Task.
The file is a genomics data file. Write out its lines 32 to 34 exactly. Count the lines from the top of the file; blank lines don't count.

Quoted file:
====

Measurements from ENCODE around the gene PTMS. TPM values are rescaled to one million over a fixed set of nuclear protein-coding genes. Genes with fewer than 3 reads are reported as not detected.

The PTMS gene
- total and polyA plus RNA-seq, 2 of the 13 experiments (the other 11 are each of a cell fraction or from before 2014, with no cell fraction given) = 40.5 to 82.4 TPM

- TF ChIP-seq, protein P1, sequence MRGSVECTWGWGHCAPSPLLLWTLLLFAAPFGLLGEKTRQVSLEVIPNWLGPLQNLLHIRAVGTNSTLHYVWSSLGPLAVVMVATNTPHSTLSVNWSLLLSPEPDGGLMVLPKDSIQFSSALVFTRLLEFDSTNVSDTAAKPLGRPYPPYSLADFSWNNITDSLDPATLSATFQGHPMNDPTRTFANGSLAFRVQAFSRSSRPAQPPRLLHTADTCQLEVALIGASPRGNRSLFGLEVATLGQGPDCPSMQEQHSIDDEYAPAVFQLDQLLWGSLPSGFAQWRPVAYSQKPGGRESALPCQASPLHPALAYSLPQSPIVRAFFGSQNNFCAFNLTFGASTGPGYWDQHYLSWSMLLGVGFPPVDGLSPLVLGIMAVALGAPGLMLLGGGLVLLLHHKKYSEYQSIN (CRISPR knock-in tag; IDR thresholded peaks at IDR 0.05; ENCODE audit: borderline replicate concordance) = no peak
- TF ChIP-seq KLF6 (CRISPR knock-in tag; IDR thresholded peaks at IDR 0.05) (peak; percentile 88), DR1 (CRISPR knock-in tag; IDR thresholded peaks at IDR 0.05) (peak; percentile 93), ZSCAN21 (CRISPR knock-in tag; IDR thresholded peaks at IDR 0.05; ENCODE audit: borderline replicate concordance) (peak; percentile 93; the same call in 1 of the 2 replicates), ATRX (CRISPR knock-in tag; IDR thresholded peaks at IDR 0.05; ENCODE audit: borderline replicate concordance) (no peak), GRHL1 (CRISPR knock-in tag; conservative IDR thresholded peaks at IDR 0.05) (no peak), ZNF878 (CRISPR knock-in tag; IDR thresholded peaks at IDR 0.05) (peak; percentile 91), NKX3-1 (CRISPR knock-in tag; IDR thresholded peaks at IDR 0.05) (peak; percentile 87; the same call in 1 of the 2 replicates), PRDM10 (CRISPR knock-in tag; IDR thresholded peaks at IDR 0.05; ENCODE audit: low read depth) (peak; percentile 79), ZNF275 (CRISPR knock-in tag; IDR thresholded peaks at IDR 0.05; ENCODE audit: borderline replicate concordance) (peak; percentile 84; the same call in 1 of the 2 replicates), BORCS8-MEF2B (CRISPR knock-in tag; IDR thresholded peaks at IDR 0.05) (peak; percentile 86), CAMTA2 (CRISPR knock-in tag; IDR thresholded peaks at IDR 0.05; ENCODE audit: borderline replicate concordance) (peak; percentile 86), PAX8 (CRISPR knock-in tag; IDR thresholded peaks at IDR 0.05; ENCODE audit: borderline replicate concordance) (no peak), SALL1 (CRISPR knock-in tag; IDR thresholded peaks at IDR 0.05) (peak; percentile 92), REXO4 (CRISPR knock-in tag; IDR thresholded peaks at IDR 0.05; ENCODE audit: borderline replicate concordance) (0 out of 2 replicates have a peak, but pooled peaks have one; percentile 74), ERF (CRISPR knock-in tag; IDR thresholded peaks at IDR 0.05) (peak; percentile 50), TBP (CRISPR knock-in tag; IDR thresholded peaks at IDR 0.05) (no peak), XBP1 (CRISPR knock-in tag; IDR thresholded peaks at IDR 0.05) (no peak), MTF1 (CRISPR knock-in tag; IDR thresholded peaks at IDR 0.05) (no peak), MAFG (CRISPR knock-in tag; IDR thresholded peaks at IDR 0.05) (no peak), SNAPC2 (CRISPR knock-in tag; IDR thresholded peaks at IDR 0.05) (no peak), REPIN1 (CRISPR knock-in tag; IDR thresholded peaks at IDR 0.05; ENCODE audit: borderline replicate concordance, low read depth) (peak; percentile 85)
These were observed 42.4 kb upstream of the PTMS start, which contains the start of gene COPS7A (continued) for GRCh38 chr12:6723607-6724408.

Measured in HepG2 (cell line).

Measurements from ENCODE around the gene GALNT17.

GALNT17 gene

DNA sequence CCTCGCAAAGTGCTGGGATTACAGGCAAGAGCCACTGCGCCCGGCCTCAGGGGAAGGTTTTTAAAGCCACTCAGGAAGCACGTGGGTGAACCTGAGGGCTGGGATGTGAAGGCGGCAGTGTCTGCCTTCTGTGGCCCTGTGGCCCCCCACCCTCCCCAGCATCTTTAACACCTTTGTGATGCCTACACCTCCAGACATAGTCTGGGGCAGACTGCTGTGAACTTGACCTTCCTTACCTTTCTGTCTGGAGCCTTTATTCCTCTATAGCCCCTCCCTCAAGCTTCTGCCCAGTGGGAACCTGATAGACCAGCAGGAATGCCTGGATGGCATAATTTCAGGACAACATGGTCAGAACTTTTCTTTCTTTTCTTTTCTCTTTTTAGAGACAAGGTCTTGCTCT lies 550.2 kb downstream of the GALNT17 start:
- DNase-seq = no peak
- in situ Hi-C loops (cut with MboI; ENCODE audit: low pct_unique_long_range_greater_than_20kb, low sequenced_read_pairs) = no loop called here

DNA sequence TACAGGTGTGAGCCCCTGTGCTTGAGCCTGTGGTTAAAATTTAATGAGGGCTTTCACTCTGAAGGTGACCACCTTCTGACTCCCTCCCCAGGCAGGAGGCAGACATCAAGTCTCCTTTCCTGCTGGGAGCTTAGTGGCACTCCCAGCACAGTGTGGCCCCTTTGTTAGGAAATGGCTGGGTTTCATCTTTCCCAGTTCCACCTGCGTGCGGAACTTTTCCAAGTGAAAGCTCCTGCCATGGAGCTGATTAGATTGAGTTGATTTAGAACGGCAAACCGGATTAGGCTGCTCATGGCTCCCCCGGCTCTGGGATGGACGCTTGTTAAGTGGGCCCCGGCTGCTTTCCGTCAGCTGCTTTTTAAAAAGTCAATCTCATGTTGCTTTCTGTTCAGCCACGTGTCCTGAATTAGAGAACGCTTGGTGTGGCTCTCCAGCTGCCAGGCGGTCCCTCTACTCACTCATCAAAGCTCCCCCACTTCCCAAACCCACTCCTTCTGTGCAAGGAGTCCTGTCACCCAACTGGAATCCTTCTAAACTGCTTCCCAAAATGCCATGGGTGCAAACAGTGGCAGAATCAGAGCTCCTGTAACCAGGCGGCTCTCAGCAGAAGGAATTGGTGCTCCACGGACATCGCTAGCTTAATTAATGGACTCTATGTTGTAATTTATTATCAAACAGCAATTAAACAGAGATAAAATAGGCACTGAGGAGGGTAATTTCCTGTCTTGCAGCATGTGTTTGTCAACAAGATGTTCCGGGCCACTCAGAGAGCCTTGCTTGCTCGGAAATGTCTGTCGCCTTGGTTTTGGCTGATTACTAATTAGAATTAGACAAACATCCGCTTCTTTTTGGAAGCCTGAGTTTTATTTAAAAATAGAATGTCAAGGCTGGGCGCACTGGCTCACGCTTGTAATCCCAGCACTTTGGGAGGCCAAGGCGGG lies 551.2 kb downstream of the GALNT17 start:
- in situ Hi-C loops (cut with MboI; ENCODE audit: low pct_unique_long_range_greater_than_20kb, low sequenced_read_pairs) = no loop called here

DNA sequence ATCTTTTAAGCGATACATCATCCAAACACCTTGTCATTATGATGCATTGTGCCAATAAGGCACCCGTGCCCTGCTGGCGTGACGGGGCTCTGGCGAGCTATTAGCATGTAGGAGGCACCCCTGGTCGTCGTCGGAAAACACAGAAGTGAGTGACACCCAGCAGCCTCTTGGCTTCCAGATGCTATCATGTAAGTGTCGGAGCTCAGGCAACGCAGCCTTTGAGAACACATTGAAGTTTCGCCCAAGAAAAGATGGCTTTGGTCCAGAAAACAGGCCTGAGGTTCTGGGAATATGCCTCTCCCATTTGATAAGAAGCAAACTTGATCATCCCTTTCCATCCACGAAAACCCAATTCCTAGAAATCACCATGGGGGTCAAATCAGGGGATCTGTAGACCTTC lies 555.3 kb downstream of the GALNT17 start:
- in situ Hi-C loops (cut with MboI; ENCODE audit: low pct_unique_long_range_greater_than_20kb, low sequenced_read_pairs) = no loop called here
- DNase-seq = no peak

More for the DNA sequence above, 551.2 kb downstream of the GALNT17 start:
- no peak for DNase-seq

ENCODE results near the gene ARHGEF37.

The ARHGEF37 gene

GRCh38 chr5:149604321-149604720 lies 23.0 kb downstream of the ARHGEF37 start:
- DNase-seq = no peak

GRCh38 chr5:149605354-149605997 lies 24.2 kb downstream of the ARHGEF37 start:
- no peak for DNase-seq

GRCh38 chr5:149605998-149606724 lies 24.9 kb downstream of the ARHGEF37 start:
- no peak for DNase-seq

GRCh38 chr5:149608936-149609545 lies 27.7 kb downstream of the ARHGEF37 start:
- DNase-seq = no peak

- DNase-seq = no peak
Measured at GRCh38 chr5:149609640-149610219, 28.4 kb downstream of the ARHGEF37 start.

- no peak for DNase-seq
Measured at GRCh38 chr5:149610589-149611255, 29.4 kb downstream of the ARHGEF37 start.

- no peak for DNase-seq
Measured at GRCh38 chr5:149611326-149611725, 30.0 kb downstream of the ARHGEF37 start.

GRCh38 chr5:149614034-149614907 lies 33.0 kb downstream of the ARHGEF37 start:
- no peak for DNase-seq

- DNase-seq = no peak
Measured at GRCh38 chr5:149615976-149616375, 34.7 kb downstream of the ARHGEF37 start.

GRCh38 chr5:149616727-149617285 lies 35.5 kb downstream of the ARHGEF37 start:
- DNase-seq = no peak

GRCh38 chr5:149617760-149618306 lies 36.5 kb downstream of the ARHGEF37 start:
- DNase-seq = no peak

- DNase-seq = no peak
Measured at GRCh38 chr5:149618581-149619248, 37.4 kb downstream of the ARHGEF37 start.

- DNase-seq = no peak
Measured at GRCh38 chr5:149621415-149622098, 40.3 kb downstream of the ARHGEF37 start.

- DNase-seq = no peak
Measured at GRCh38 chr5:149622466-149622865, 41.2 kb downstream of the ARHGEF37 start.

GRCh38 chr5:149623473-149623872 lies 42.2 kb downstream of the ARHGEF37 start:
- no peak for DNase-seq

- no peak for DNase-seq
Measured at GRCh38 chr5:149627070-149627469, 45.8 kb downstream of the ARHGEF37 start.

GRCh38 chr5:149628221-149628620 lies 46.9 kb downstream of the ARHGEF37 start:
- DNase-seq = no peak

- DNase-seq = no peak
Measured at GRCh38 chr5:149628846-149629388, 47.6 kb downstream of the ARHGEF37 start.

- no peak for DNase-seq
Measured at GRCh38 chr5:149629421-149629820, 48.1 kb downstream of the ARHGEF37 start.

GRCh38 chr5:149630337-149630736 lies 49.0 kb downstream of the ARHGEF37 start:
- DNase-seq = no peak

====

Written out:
- no peak for DNase-seq
Measured at GRCh38 chr5:149610589-149611255, 29.4 kb downstream of the ARHGEF37 start.

- no peak for DNase-seq